A private equity firm often looks for franchisors with company-owned stores, which it can sell for substantial money to franchisees, a procedure called refranchising. But Alphagraphics has no company-owned quick print shops for its new owners to easily monetize.

An advantage that franchisor MBE Worldwide brings to Alphagraphics after private equity firm Blackstreet Capital has owned it is that MBE should be able to know where to get the most bang for the buck. It knows franchising. MBE Worldwide now has 2,600 franchises across the globe that it needs to support. In doing so, it can borrow resources and skills from its other franchising resources, and borrow from Alphagraphics as well, to help its other chains. MBE should have a feel on where it can consolidate franchise support and where it can improve the performance of the franchisor. Since print and logistics franchising is its core business, it should have different insights than a private equity firm on where and how to save costs for its franchising firms.

That will be a challenge for MBE because Blackstreet Capital has been no slouch.

Alphagraphics allows MBE to further enter the U.S. market

Despite a sluggish growth in outlet numbers, the franchisor has been able to grow its bottom line. Last year Alphagraphics Inc. had $2.5 million in net income, according to its independent auditor’s report. That’s up considerably from 2012, the year Blackstreet Capital bought it, when the franchisor had a substantial loss.

Another area where Alphagraphics has struggled is international expansion. It currently is in four nations besides the U.S.—Brazil, Saudi Arabia, the United Kingdom and China, which includes Hong Kong. Internationally, its country count is down to well under half of where it was during the turn of the millennium.

Back in the U.S., could MBE combine both Alphagraphics and Postnet into a giant Mail Boxes Etc. chain, re-introducing it in the United States to gain a big bounce from consumers who remember the brand?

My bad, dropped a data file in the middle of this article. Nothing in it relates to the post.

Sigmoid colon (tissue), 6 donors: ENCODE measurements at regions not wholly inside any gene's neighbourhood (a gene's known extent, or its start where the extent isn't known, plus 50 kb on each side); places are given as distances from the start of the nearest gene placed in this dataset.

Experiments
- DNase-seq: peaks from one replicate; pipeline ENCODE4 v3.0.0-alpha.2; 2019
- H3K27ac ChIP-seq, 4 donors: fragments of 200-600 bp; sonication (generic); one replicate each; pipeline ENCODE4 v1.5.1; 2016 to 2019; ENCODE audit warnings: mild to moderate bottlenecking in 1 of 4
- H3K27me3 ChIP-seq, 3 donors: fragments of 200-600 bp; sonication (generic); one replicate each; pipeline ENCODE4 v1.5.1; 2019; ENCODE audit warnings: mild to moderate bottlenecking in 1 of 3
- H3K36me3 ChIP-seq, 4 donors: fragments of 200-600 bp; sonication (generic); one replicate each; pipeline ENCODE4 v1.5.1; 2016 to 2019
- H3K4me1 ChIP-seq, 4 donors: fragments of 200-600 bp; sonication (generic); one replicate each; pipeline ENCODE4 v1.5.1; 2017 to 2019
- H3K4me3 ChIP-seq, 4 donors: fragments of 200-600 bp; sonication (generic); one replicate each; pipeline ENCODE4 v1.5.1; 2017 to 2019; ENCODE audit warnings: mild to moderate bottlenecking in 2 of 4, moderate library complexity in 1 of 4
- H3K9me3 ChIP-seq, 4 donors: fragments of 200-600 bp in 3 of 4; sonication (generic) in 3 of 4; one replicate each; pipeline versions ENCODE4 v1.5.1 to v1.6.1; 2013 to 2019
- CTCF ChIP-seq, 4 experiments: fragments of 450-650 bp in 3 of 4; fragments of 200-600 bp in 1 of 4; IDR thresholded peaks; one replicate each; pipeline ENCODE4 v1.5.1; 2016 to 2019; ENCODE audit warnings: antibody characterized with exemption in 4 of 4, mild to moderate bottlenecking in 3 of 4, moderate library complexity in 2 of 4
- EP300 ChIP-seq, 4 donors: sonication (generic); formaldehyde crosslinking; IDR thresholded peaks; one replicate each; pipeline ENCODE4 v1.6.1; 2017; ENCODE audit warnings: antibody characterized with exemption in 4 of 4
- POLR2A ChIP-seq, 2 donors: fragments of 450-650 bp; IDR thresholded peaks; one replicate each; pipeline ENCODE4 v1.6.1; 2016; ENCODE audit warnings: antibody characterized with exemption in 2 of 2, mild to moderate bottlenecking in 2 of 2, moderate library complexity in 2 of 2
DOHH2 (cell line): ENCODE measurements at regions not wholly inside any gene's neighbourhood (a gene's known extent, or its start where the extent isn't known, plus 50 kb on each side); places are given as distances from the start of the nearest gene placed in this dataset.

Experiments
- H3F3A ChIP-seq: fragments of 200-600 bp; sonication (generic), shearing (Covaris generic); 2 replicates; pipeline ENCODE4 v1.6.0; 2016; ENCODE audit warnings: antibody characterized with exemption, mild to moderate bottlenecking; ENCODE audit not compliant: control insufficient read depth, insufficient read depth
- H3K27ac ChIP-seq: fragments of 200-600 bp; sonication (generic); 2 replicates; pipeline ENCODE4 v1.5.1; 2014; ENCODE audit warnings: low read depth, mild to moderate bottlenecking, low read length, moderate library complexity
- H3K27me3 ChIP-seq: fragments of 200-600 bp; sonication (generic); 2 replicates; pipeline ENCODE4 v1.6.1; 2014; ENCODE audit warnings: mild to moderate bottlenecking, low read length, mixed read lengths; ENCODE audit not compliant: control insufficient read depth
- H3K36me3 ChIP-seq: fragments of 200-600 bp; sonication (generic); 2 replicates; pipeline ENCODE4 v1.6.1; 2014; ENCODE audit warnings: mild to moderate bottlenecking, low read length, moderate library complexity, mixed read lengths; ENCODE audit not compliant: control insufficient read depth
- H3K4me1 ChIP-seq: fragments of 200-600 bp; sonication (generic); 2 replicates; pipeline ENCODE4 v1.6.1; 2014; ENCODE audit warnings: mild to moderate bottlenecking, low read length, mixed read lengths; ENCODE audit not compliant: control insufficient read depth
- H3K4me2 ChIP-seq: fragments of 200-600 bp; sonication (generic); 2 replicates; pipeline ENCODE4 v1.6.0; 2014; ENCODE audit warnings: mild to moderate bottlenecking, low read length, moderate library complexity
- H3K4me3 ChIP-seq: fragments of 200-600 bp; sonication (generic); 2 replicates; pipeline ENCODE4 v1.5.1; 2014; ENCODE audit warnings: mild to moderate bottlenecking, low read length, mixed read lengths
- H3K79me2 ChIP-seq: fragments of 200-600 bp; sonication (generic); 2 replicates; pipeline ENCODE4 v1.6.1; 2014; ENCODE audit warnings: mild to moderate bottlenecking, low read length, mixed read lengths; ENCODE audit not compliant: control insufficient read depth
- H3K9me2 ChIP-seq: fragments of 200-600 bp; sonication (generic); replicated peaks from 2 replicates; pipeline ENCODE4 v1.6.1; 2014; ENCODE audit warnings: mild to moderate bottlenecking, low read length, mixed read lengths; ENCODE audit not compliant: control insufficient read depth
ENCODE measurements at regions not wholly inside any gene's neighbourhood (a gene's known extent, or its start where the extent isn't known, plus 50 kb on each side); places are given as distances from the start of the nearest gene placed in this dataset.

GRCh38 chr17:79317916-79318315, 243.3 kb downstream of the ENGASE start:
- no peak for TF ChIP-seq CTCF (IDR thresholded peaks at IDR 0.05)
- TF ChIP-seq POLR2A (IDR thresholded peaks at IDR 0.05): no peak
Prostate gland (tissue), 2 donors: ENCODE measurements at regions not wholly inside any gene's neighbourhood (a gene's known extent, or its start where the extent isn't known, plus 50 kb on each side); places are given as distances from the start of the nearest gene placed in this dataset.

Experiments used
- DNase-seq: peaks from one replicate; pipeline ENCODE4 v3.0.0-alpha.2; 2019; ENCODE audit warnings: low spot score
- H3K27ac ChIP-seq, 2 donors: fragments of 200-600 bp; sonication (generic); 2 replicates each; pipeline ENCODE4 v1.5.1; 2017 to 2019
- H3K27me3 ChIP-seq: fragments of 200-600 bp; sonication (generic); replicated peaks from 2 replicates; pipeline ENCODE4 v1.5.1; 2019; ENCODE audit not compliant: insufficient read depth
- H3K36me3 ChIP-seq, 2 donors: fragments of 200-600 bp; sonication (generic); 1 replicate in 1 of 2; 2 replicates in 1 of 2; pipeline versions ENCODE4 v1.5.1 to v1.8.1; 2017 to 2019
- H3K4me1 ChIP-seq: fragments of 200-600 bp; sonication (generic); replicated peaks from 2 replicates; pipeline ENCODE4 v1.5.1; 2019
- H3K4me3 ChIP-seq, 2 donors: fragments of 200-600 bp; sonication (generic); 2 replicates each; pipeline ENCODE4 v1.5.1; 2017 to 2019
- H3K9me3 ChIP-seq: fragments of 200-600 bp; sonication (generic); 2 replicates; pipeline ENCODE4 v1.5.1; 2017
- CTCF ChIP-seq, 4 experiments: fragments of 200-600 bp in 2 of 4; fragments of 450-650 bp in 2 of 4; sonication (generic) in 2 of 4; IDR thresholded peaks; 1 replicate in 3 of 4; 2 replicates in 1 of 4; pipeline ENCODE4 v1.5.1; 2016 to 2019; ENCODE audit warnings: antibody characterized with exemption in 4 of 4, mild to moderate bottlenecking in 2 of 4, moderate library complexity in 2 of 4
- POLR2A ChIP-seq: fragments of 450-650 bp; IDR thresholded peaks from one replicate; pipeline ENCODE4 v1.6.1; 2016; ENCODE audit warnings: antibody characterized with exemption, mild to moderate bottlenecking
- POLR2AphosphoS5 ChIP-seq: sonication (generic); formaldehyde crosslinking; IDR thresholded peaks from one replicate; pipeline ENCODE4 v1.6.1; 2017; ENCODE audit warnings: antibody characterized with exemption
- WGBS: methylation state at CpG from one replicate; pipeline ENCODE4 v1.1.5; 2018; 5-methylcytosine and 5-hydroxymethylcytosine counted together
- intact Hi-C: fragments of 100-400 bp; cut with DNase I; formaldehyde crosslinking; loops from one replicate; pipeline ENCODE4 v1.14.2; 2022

No. 

"UPS does possess trademarks for Mail Boxes Etc., MBE, and other related marks in the U.S.," said The UPS Store spokesperson Chelsea Lee to this journal. "UPS also owns certain marks in Canada."

That means that MBE cannot use the Mail Boxes Etc. name here.

Might it combine both Postnet and Alphagraphics brands into a single larger brand that does not use the Mail Boxes Etc. name? That larger footprint of stores under a single name might give it more share of the American consumer mind.

MBE Worldwide has also said it will not combine Alphagraphics and Postnet.

"We intend to keep the companies and brands separate," said MBE Worldwide's corporate development and strategy director Tim Denney in an interview with Blue MauMau. "Alphagraphics and Postnet are established brands," he stressed. He added, "As part of our agreement with Mail Boxes Etc. signed in 2009, we could not operate in the United States under the Mail Boxes Etc. brand name."

MBE Worldwide may be able to help the franchisor develop internationally. After all, it knows how to sell print and parcel service retail franchises to Europeans. The proof of that is that MBE has gone from 1,200 centers worldwide in 2009 to about 1,600 at present. MBE has a presence in Poland, Germany and Japan, while Alphagraphics does not. Being there, it has a better understanding of those markets.

MBE seems pleased with its latest American aquisition.

“Alphagraphics is an excellent strategic fit for MBE because of its entrepreneur-driven, people-centric, customer-first business model, which complements our MBE business and culture,” said MBE chairman and CEO Paolo Fiorelli, echoing almost identical words from him in PostNet’s press release when MBE acquired it. “Also, Alphagraphics has earned a reputation for technological and service excellence in the highly competitive print, marketing and communications industry in the U.S.,” continued Fiorelli. “We are excited to welcome Alphagraphics to the MBE family and will work together to provide high-value solutions to our business and consumer customers across the globe,” he stated.

With the acquisition of both Alphagraphics and PostNet in 2017, MBE Worldwide has now expanded its locations to nearly 2,600 in 39 countries. It projects that the two will have combined system-wide sales, from which MBE draws its royalties and fees, of approximately $940 million for 2017.


Disclosure: This reporter worked for Alphagraphics Inc. a decade and a half ago

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Don Sniegowski is editor of Blue MauMau, the daily news journal for franchise & small business owners. Call him at +1 (270) 321-1268, tweet @bluemaumau or email don@bluemaumau.org.